Zia Ur Rehman
Jan 5, 2012
KARACHI – Following the December 12 rescue of 56 shackled students from the basement of the Madrassa al Arabia al Uloom, near Afghan Basti in Karachi, the Pakistani government plans to take strict action against unregistered madrassas.
A report regarding madrassas in Karachi prepared by the Criminal Investigation Department (CID) in January 2011 revealed that 736 unregistered madrassas were operating in the city, Dawn reported December 14.
Interior Minister Rehman Malik declared in Islamabad December 19 that madrassas not registered with any of the governing bodies of religious seminaries by January 1 would be considered illegal.
Pakistan has five major governing bodies of madrassas for the various Islamic schools of thought: Wafaq-ul-Madaras (Deobandi), Tanzim-ul-Madaras (Brelvi), Wafaq-ul-Madaras (Ahle Hadith), Wafaq-ul-Madaras (Shia) and Rabita-ul-Madaras (Jammat-e-Islami), said Mufti Zia ul Islam, a Karachi-based religious scholar. Ittehad Tanzimat Madaris-e-Deeniya is a federation of the five wafaqs in Pakistan, Islam said.
The Madrassa al Arabia, where the students were detained, lacks any registration, said Qari Muhammad Hanif Jalandhari, an official at Wafaq-ul-Madaras (Deobandi).
“Our organisation has more than 14,000 registered madrassas across the country, which are under complete checks and they have a proper code of conduct of teaching and schooling,” said Jalandhari. Seminaries under the four other bodies also follow proper codes, he said.
The Sindh Assembly on December 16 condemned the torture of students and demanded monitoring of seminary activities.
Police have orders to investigate the madrassa accused of torturing students, Provincial Home Minister Manzoor Wasan told the assembly. The investigation committee includes the chiefs of the Gulshan-e-Iqbal, Gadap and Sohrab Goth police stations, he said.
Mufti Dawood, the administrator of the seminary, escaped and is still at large, Wasan said.
Police will look for unregistered schools and will investigate whether any other religious schools are involved in such unlawful activity, Wasan said.
Seven of the 56 rescued children have been sent to the Edhi Foundation, a charity that looks after poor children, Wasan said. The other freed students have returned to their homes.
Civil Society Worried
Civil society and child rights organisations are concerned over the growth of unregistered madrassas in Sindh and have been urging the government to curb violence against children, especially in seminaries.
No accurate count of unregistered seminaries exists, but Sindh has more than 500, Abdul Waheed, head of the Bright Educational Society, a Karachi NGO working on education-related issues, told Central Asia Online.
“The Karachi madrassa incident highlights both the failure of madrassa reform and the need to restart the process of registering and monitoring these religious schools,” Waheed said.
The parents paid the seminary to “treat their children through a system of Islamic instruction,” Waheed, who interviewed parents of 10 youths, said, adding that generally the parents enrolled the students in the madrassa without the children’s consent.
The Pak Institute for Peace Studies (PIPS), an Islamabad-based advocacy think tank, has started offering training for students and teachers of religious seminaries.
“Our key objective is to explore and enhance the role of Ulema scholars and students in promotion of peace and harmony in society,” said Muhammad Amir Rana, director of PIPS.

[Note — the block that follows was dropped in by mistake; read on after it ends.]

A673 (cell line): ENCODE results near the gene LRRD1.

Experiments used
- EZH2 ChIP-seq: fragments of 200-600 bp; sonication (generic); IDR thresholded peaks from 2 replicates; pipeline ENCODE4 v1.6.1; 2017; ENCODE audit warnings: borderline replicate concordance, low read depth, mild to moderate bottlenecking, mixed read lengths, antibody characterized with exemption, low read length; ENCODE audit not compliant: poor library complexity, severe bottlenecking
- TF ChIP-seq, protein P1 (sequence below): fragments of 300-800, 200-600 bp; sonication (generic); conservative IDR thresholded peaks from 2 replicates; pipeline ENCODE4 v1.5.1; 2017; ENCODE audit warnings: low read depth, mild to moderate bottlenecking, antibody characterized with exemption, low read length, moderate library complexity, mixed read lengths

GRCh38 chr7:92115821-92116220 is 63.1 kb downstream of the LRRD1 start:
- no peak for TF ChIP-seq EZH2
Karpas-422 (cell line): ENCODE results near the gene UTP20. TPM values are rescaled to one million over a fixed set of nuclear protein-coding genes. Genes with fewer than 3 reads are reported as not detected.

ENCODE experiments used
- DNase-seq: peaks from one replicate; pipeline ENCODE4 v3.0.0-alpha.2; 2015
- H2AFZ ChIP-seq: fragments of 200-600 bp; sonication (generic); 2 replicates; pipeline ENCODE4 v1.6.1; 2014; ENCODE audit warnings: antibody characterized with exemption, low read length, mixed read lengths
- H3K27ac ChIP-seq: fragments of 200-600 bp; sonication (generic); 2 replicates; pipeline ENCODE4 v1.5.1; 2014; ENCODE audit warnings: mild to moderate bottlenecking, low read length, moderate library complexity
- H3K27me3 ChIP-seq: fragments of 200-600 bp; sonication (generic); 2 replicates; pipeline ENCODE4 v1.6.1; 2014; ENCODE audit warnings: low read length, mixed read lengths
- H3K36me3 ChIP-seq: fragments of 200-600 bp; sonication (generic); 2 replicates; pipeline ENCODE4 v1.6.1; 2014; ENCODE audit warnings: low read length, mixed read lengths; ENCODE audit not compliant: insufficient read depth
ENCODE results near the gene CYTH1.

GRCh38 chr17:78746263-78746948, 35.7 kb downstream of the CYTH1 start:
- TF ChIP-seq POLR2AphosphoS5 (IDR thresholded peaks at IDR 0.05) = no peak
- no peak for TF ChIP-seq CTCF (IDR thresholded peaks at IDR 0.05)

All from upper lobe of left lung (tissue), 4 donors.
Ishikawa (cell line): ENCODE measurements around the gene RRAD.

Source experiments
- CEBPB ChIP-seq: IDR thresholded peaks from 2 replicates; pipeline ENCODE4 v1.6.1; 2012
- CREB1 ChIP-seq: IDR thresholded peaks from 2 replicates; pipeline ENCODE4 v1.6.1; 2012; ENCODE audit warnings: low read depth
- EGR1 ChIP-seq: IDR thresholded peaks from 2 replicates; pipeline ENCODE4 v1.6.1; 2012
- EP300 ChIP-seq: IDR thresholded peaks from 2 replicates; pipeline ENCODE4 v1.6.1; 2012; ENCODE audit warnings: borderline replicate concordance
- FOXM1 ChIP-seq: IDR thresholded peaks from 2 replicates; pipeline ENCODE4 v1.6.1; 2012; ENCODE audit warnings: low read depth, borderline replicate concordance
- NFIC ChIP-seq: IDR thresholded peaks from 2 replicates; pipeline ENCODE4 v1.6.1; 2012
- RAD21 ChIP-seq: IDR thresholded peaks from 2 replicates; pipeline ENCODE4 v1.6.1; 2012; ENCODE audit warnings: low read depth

PIPS, with the help of a 13-member Ulema Advisory Board of religious scholars representing all wafaqs in Pakistan, started offering a variety of educational activities September 19 and has worked with religious scholars, editors of religious publications, and madrassa students and teachers in Islamabad, Rana told Central Asia Online.
“Our engagement with religious scholars found that they are eager to play their role at the national and regional level to work for peace and harmony in society,” he said, adding that they agree that discouraging all manner of violent tendencies in the society is a collective responsibility.
More than 300 madrassa students attended a one-day workshop October 24 in Karachi to introduce them to a modern state and its institutions, the role of the education system and media, and the importance of civil education, democracy and religious harmony.
“The key purpose of such educational activities is … to investigate what could be the causes of anarchy and terrorism in the country and how religious scholars can play their due role in eliminating it,” Mufti-Munib ur Rehman, a religious scholar, told Central Asia Online.
“Instead of blaming the West, we should try to focus on our weaknesses and we should re-think our fragile strategies,” said Rehman, who also chairs the central moon-sighting Roet-e-Hilal Committee. “Religious scholars could discourage ethnic and racial division and terrorism and should tell the people that all are equal in Islam, which is a religion of peace and love.”
Students attending the seminar listened to lectures and participated in question-and-answer sessions where religious scholars tried to remove their misconceptions about religious harmony, peace and terrorism, said Rehman.
“There is a little interaction among the different religious sects that causes mutual misperception and hostility to grow,” said Qari Hazrat Ali, a student of Jamia Banoria Al-Alamia, a religious school that teaches Deobandi thought.
“This training provided an opportunity to madrassa students belonging to different religious sects to sit together and talk on different issues, which has indeed clarified much confusion found among the students,” said Umair Qadri, a student of a madrassa that teaches Brelvi thought.